World Trade Organization rules U.S. country of origin labeling rules discriminatory
On May 18, the World Trade Organization ruled that country of origin labeling (COOL) of certain meat products is discriminatory in violation of the NAFTA trade agreement, and violates WTO rules. That ruling opened the door for Canada and Mexico, the two countries that complained about the COOL labeling requirements, to impose retaliatory tariffs on a number of U.S. products beginning as early as this summer or fall.
Both the Wine Institute and WineAmerica, key industry lobbying groups, are encouraging Congress to take action to prevent the threatened tariffs against American wine and other products from going into effect. Hundreds of millions of dollars and hard earned sales gains in the Canadian market could be at stake.
“This all goes back to the 2002 farm bill, which was signed into law by President Bush. It required that certain cuts of beef be labeled according the country of origin,” explained Michael Kaiser, WineAmerica’s director for public affairs. “It took a lot of time for the Department of Agriculture to actually implement the rule. Fast forward to 2014 and after it has been implemented for a few years, Mexico and Canada filed grievances with the World Trade Organization saying it is a discriminatory practice and violated the NAFTA trade agreement.”
The WTO has ruled on more than one occasion that the labeling requirement is, in fact, discriminatory and the United States will either have to change the rule, or the Mexican and Canadian governments will be allowed to implement retaliatory sanctions in the form of tariffs.
“Canada last year put out the list of possible retaliation products, a whole host of products, and wine was on the list. This isn’t necessarily the final list – that will be coming out this summer, unless Congress is able to ‘fix’ the issue,” Kaiser said.
He noted that Canada and Mexico have 30 days from May 18, the date of the last ruling, to submit a proposal to the WTO regarding their losses from COOL labeling and proposed sanctions. The U.S. will then have a chance to appeal those findings or approved sanctions.
Once that last appeal is heard and ruled on, the retaliatory tariffs can be implemented. That could be in late August or early September. “Both the Canadian and Mexican governments have said that nothing less than a full repeal of the law will satisfy them,” said Kaiser.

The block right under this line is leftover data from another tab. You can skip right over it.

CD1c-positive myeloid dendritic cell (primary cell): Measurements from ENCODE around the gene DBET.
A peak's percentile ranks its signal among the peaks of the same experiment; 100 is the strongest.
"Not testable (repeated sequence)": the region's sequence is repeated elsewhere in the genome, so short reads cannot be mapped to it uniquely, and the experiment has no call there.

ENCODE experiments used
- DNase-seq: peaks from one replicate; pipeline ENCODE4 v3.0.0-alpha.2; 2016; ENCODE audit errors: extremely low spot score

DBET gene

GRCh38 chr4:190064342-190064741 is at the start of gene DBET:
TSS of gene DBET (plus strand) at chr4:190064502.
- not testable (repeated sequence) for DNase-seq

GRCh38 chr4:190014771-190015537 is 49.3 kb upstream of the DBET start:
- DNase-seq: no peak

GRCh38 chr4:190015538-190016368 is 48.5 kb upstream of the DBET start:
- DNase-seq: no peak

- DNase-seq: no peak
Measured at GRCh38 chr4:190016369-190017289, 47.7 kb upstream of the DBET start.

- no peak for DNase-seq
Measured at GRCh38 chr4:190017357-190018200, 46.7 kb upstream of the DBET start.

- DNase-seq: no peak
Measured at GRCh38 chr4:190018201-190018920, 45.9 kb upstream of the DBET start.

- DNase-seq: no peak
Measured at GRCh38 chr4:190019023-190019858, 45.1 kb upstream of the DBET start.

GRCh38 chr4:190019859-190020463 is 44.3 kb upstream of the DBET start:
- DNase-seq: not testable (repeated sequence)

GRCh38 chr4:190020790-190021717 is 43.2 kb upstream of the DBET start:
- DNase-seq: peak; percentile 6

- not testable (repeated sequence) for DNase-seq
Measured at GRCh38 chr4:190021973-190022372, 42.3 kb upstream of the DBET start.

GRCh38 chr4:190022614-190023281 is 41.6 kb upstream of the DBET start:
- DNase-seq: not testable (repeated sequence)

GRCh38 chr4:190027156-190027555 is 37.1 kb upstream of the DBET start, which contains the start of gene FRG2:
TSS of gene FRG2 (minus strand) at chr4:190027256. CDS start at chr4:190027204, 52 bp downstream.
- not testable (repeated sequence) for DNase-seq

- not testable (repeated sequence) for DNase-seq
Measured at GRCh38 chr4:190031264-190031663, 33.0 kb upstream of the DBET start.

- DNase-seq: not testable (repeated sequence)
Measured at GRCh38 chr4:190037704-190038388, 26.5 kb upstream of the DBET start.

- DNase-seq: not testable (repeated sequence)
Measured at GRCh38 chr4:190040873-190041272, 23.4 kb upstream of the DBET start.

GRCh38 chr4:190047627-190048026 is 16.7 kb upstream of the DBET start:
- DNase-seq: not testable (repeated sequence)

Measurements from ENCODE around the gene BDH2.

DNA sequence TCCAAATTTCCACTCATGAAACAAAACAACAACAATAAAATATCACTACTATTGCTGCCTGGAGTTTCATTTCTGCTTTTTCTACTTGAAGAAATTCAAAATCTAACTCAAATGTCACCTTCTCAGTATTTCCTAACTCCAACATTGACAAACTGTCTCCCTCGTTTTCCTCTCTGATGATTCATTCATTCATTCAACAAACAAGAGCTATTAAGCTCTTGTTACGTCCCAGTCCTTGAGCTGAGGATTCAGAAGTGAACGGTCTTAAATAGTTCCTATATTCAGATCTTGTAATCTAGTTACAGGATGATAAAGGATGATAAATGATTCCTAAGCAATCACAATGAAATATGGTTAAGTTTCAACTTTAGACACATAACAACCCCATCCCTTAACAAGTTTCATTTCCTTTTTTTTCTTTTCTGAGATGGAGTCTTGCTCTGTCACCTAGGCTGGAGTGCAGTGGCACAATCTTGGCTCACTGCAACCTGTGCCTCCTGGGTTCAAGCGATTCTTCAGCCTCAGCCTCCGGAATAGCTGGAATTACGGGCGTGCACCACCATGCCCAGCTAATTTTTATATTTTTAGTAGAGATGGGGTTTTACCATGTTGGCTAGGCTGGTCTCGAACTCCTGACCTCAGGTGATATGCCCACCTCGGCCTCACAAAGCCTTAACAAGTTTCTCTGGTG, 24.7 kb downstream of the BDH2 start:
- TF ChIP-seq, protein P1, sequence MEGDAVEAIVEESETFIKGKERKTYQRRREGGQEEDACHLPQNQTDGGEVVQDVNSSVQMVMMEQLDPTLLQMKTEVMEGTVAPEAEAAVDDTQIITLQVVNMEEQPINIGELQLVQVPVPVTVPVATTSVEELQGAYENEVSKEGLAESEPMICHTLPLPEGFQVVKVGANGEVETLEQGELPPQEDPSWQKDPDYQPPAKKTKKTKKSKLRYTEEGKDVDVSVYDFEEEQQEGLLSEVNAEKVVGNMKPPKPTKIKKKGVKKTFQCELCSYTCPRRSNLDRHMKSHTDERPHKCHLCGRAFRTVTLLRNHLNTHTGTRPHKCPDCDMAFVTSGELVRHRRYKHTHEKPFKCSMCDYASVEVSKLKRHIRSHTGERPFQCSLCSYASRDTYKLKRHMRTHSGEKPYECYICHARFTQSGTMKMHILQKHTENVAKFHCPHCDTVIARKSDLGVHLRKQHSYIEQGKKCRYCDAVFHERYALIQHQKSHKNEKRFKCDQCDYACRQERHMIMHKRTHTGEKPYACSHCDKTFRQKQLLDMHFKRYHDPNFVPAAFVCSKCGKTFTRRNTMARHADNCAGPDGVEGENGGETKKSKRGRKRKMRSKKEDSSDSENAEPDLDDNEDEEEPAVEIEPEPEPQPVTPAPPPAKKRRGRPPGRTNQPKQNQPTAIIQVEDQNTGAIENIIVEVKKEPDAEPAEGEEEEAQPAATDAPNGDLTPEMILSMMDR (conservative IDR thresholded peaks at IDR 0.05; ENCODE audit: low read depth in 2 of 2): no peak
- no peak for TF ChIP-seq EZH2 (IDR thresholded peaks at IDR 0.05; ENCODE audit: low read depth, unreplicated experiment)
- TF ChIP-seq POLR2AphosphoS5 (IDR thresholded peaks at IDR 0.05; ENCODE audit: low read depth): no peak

Wine would not be the only product export hit with stiff tariffs, but because if its value, it could be hit hard. According to Kaiser, the U.S. sold half a billion dollars’ worth of wine to Canada in 2013. “There’s been a marked increase in the amount of wine sold to Canada from California, Washington, Oregon, Virginia, New York and Michigan. It’s the No. 1 foreign market for American wine.”
Kaiser points out that entry-level wines exported to Canada and Mexico might be subject to the most dramatic taxes. The effect would be to drive wine consumers in those countries to otherwise comparably priced imports from New Zealand, Chile or South Africa. Loss of revenue for American wineries would be immediate, but lost shelf space can also be difficult and costly to regain even after the penalty tariffs are removed.
There is some room for optimism. While some cattle farmers would very much like the COOL labeling laws to stay in place, there seems to be a bi-partisan Congressional understanding that these proposed Canadian and Mexican sanctions, if put into practice, would do serious damage to several other American industries. On May 20, the House Agriculture Committee passed a bill that would repeal the COOL legislation by a 38-6 margin. If the same bill passed both houses of Congress, it would head off the trade sanctions.
“We’re hoping the House can get something done by mid-June, and that the Senate will take it up in July, so that by the time the sanctions would be implemented, the issue will have been resolved,” said Kaiser.